The new school year in northeast Nigeria is bittersweet. Education has been one of the biggest causalities of the Boko Haram conflict, with over 3 million children now in need of emergency education support so that they can get back to school and get a decent education.
Over 2,295 teachers have been killed, 19,000 have been displaced across the northeast since 2009 and almost 1,400 schools destroyed as a result of the conflict. Even now as the new school year begins, over 57 per cent of schools in Borno, the worst-hit state, are closed.
“Children in northeast Nigeria are living through so much horror. In addition to devastating malnutrition, violence and an outbreak of cholera, the attacks on schools is in danger of creating a lost generation of children, threatening their future, ”said Justin Forsyth, Deputy Executive Director of UNICEF at the end of a three-day visit to Borno, the epicentre of the crisis in the northeast.
In the three most-affected states of northeast Nigeria, UNICEF and partners have enrolled nearly 750,000 children in school this year, establishing over 350 temporary learning spaces, and distributing almost 94,000 packs of learning material that will help children to get an education.
UNICEF is also working with partners to rehabilitate schools and classrooms and training teachers to build a stronger education system for the future.
Empowering teachers to better support and protect children
One of the ways UNICEF is responding to the education crisis in the region is the Education in Emergencies programme, funded by the European Union, which equips teachers with the knowledge and skills to protect their students when disaster strikes.
“I remember before the crisis classes were going well and we might even reward the students with an excursion to the zoo,” says Muhammad Kyari, a teacher from Konduga, reflecting on how things have changed since the crisis began. “I would travel with them to Maiduguri from Konduga to visit the zoo and they could see for themselves the dangerous animals…”
The conflict brought new challenges to providing a safe place to learn for his students. Muhammad has since become head teacher of his school and takes very seriously the responsibility of protecting his students in the face of ongoing security threats.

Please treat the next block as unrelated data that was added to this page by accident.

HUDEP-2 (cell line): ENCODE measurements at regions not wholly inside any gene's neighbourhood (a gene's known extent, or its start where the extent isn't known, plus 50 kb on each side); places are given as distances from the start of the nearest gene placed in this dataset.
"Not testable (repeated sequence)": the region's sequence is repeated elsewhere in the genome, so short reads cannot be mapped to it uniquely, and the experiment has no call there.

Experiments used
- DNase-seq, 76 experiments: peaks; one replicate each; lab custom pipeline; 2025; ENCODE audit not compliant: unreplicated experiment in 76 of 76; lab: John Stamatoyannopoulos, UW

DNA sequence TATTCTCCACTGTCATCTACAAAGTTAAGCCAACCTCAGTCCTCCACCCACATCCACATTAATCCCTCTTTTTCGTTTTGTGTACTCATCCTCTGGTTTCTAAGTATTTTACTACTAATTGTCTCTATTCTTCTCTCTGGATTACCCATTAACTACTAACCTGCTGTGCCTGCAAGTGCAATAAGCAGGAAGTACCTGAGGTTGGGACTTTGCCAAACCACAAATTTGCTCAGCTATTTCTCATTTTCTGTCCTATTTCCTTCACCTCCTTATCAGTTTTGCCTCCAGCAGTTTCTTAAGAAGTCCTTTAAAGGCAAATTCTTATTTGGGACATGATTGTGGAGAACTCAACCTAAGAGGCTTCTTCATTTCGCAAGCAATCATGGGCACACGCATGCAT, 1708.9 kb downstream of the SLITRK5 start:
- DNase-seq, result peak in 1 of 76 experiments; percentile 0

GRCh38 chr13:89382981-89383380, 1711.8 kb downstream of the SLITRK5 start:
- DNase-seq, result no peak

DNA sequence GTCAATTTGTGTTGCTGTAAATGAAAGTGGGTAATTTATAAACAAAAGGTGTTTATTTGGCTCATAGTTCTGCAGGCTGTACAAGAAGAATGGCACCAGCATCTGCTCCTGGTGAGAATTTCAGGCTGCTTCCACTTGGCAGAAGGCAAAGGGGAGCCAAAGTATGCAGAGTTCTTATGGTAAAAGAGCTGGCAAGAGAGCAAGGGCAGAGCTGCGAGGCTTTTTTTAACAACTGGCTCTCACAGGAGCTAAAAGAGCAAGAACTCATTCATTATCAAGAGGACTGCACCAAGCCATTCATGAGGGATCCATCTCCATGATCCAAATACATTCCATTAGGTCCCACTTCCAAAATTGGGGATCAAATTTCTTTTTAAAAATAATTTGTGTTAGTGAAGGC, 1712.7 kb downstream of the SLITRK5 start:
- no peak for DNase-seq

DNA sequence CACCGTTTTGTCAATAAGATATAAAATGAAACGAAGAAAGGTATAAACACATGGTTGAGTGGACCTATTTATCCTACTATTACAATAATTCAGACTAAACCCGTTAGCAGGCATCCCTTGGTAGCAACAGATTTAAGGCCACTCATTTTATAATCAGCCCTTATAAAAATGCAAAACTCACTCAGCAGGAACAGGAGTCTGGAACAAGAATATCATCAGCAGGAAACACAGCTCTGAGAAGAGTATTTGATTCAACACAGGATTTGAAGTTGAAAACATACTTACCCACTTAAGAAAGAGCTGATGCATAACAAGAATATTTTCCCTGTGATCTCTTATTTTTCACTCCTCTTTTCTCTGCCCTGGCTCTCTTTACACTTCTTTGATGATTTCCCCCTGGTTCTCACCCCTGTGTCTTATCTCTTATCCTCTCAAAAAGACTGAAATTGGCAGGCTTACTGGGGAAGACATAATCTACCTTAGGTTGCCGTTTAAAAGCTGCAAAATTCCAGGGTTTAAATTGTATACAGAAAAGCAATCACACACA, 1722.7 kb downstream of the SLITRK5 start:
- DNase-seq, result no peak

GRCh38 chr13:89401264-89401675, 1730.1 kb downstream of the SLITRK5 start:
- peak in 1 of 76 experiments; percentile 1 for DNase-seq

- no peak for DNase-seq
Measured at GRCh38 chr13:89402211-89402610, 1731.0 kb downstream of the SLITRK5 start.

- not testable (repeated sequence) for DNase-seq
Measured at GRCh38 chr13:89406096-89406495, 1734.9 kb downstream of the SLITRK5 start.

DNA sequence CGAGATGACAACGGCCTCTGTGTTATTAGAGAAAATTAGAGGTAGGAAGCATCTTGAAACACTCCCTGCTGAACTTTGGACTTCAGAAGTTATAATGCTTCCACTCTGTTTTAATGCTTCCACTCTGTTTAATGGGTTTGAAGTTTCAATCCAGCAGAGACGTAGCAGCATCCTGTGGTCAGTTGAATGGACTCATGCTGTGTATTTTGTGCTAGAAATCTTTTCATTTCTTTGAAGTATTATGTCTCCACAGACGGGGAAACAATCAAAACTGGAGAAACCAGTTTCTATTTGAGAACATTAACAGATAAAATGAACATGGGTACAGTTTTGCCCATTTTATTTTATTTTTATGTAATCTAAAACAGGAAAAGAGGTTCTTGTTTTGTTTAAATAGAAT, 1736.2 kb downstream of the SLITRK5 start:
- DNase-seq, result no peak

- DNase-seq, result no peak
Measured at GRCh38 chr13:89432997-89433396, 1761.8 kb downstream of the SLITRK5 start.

With support from the European Union, UNICEF and the Borno State Universal Basic Education Board have been training teachers like Muhammed on how they can provide their students with psychosocial support to help them overcome traumatic experiences.
The blindfold game aims to help teachers and student build trust and friendship and to take responsibility for each other. In a challenging or chaotic scenario, the blindfolded partner learns to rely completely on their partner who can see and to follow their lead. The other partner also learns to take responsibility to ensure his or her own safety and the safety of others.
The balloon game introduces the topic of child protection in a fun, non-threatening manner. Participants take on different roles as targets, attackers, bullies, supporters, silent bystanders and defenders in an action game. This way participants can visualize and understand the issue of child protection and its actors.
Muhammed has learnt practical yet simple steps to support children who have become withdrawn and make them feel like part of the class — such as identifying a child by his or her name regularly, or simply making sure to say hello more often.
For the new school term, Muhammad looks forward to working with his pupils to highlight how far they have come and to inspire in them even greater dreams in the coming year.
UNICEF’s life-saving emergency programmes in northeast Nigeria remain underfunded. To help children in Nigeria with education and rehabilitation, click here.